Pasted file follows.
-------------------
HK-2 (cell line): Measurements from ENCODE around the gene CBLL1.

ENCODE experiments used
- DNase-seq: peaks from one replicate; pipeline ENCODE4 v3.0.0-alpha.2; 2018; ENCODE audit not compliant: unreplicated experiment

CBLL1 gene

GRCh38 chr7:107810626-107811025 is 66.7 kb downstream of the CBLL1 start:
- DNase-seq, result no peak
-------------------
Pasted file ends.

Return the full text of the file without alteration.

HK-2 (cell line): Measurements from ENCODE around the gene CBLL1.

ENCODE experiments used
- DNase-seq: peaks from one replicate; pipeline ENCODE4 v3.0.0-alpha.2; 2018; ENCODE audit not compliant: unreplicated experiment

CBLL1 gene

GRCh38 chr7:107810626-107811025 is 66.7 kb downstream of the CBLL1 start:
- DNase-seq, result no peak